Read Orpheus in the Underworld by Ovid Free Online
Book Title: Orpheus in the Underworld|
ISBN 13: 9780146001901
The author of the book: Ovid
Date of issue: August 1st 1995
Format files: PDF
The size of the: 12.15 MB
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Reader ratings: 3.3
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Started off very interesting but petered out in the end as it went into too many random Greek myths. The book has a very short section on Orpheus’ journey through hell which was a bit surprising but then goes on to talk about some of the other Greek myths. I learnt one of the places where the festive word Myrrh comes from also. That was a fascinating story about a girl that loved her father and has a child by him and gets turned into a weeping tree – which is one of the gifts that the three wise men bring to gold, frankincense and MYRRH. Myrrha’s father was the grandson of Pygmalion (who was so in love with his statue that he made that the Gods turned the statue into a real women. Fascinating stuff overall but a very small section on Orpheus himself. Also talks a bit about Midas the king who's touch turned everything into Gold.
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Read information about the authorPublius Ovidius Naso (20 March 43 BCE – CE 17/18), known as Ovid (/ˈɒvɪd/) in the English-speaking world, was a Roman poet best known for the Metamorphoses, a 15-book continuous mythological narrative written in the meter of epic, and for collections of love poetry in elegiac couplets, especially the Amores ("Love Affairs") and Ars Amatoria ("Art of Love"). His poetry was much imitated during Late Antiquity and the Middle Ages, and greatly influenced Western art and literature. The Metamorphoses remains one of the most important sources of classical mythology.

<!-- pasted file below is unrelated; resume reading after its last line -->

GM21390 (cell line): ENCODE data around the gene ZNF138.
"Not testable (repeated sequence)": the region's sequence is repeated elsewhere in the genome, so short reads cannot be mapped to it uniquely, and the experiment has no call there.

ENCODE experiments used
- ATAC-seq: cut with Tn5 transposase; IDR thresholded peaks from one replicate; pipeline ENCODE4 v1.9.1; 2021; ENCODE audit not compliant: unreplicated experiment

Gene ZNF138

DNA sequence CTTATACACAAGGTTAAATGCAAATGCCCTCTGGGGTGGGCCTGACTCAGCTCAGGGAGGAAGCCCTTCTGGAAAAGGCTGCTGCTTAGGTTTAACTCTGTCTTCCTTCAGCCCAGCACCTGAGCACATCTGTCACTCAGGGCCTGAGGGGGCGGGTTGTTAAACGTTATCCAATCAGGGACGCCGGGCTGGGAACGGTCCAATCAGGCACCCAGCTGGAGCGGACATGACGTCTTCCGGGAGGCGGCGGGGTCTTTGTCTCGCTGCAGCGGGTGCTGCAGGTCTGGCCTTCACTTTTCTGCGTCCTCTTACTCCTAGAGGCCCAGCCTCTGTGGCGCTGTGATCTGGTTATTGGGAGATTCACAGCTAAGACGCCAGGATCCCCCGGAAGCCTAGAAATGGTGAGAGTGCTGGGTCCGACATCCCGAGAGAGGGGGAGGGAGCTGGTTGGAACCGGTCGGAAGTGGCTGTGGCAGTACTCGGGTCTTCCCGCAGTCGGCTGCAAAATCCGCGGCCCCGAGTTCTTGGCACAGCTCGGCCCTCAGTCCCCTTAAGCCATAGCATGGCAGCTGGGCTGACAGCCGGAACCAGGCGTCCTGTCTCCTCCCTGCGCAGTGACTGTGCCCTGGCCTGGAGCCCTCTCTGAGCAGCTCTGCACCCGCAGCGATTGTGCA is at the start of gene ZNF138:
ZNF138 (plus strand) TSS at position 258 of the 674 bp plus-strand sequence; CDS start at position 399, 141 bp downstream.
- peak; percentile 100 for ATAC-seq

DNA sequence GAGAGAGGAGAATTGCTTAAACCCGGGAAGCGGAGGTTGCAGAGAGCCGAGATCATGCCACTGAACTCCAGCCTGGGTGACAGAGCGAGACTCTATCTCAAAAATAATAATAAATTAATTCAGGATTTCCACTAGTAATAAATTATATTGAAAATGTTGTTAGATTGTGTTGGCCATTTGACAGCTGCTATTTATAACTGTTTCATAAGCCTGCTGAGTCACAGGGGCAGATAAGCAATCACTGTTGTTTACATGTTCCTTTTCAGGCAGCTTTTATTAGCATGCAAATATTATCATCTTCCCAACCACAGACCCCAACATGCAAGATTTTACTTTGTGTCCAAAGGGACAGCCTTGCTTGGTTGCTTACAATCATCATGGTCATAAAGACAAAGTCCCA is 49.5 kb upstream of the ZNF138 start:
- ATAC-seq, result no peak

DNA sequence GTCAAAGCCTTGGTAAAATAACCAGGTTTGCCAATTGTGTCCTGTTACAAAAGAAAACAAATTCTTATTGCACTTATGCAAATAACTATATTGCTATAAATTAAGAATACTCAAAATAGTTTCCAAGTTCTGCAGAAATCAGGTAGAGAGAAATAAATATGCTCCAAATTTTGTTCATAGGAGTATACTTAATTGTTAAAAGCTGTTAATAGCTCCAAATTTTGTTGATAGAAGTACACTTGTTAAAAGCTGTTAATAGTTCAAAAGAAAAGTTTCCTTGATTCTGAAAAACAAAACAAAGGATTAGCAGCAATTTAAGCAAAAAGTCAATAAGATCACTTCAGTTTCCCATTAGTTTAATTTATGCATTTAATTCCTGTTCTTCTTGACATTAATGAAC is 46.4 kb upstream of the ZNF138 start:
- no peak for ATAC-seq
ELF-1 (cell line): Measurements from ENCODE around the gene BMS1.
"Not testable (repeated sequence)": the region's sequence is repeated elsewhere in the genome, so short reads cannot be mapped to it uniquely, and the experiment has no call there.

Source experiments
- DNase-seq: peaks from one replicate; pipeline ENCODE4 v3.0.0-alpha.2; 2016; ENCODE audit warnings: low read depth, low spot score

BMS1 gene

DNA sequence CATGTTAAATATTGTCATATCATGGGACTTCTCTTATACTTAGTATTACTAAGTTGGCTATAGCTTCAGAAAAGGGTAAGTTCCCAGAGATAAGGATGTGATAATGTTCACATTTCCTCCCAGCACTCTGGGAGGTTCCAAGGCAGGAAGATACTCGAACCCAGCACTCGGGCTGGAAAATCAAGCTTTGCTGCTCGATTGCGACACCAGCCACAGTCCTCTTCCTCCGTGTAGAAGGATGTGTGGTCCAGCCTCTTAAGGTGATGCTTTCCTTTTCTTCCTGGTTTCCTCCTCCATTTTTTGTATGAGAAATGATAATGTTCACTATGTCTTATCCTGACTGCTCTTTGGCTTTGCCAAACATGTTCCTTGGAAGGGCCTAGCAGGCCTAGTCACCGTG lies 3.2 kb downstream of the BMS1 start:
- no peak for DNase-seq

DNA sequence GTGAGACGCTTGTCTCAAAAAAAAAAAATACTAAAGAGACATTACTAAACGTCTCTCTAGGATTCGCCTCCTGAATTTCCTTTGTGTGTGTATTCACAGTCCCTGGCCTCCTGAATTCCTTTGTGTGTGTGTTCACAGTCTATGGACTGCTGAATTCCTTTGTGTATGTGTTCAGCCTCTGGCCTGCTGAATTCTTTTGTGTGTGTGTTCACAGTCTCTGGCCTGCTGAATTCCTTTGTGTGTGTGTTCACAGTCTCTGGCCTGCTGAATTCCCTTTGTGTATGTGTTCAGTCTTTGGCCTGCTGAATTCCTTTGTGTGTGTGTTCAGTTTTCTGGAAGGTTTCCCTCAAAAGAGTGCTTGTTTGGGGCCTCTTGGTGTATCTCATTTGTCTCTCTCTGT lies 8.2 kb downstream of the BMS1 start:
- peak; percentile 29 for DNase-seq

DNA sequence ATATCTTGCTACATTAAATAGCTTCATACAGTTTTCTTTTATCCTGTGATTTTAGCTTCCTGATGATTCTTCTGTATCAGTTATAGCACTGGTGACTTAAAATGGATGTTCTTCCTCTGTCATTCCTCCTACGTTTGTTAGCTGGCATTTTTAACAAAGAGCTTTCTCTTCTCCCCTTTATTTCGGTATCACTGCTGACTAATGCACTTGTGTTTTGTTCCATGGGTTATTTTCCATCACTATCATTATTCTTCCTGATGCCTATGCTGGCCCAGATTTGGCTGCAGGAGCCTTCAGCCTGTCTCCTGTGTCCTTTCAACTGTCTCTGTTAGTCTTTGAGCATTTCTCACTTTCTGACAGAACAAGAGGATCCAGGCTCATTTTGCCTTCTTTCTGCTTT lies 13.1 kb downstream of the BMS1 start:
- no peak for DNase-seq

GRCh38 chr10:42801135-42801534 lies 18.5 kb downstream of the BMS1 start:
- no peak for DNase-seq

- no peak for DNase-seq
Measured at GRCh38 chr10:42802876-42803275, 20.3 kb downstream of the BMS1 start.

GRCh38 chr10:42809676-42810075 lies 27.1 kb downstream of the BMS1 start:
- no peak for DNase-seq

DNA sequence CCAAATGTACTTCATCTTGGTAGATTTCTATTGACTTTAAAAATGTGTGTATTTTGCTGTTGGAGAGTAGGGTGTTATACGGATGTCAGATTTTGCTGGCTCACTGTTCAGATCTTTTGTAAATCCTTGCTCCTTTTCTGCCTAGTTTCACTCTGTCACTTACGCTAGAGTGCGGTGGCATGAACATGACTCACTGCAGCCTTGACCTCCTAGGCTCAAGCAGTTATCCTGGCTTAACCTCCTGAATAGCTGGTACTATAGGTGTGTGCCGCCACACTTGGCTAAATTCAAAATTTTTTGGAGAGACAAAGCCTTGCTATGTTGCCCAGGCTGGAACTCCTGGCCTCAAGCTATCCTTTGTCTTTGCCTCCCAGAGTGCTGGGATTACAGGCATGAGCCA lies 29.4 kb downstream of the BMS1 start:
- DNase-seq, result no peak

Ovid is traditionally ranked alongside Virgil and Horace, his older contemporaries, as one of the three canonic poets of Latin literature. He was the first major Roman poet to begin his career during the reign of Augustus, and the Imperial scholar Quintilian considered him the last of the Latin love elegists. He enjoyed enormous popularity, but in one of the mysteries of literary history he was sent by Augustus into exile in a remote province on the Black Sea, where he remained until his death. Ovid himself attributes his exile to carmen et error, "a poem and a mistake", but his discretion in discussing the causes has resulted in much speculation among scholars.
Ovid's prolific poetry includes the Heroides, a collection of verse epistles written as by mythological heroines to the lovers who abandoned them; the Fasti, an incomplete six-book exploration of Roman religion with a calendar structure; and the Tristia and Epistulae ex Ponto, two collections of elegies in the form of complaining letters from his exile. His shorter works include the Remedia Amoris ("Cure for Love"), the curse-poem Ibis, and an advice poem on women's cosmetics. He wrote a lost tragedy, Medea, and mentions that some of his other works were adapted for staged performance.
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